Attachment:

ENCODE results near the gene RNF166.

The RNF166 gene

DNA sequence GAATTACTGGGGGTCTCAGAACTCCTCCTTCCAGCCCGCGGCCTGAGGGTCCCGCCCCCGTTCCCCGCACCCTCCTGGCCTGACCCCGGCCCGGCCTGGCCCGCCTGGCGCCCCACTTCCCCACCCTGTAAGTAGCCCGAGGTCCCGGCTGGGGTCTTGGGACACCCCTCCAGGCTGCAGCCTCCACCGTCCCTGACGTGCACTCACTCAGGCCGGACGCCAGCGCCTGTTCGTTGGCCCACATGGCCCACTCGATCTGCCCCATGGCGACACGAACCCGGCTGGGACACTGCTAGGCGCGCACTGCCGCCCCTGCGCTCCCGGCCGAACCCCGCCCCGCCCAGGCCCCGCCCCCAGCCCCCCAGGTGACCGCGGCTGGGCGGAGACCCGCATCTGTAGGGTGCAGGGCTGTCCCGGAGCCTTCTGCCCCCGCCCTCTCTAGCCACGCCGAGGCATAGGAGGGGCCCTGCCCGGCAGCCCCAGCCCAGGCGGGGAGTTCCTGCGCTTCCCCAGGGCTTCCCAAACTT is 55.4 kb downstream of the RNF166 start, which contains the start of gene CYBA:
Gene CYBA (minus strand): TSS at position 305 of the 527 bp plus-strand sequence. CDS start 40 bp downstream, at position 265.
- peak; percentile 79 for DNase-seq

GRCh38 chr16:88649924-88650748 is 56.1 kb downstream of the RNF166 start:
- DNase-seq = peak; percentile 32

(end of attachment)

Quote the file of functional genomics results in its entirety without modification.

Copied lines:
ENCODE results near the gene RNF166.

The RNF166 gene

DNA sequence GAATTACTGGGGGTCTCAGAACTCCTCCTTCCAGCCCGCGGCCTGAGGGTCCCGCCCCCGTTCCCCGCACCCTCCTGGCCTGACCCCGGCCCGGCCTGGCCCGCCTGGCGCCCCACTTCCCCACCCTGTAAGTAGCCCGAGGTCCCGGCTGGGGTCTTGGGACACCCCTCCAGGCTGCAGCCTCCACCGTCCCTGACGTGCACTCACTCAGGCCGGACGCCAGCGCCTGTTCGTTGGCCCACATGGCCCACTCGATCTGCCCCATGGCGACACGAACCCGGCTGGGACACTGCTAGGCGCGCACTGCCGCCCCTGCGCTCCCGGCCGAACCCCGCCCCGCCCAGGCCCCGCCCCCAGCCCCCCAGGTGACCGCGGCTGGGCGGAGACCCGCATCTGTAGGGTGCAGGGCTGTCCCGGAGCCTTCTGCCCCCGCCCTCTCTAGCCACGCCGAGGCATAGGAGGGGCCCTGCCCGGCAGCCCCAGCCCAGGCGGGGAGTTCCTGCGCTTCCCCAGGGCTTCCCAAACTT is 55.4 kb downstream of the RNF166 start, which contains the start of gene CYBA:
Gene CYBA (minus strand): TSS at position 305 of the 527 bp plus-strand sequence. CDS start 40 bp downstream, at position 265.
- peak; percentile 79 for DNase-seq

GRCh38 chr16:88649924-88650748 is 56.1 kb downstream of the RNF166 start:
- DNase-seq = peak; percentile 32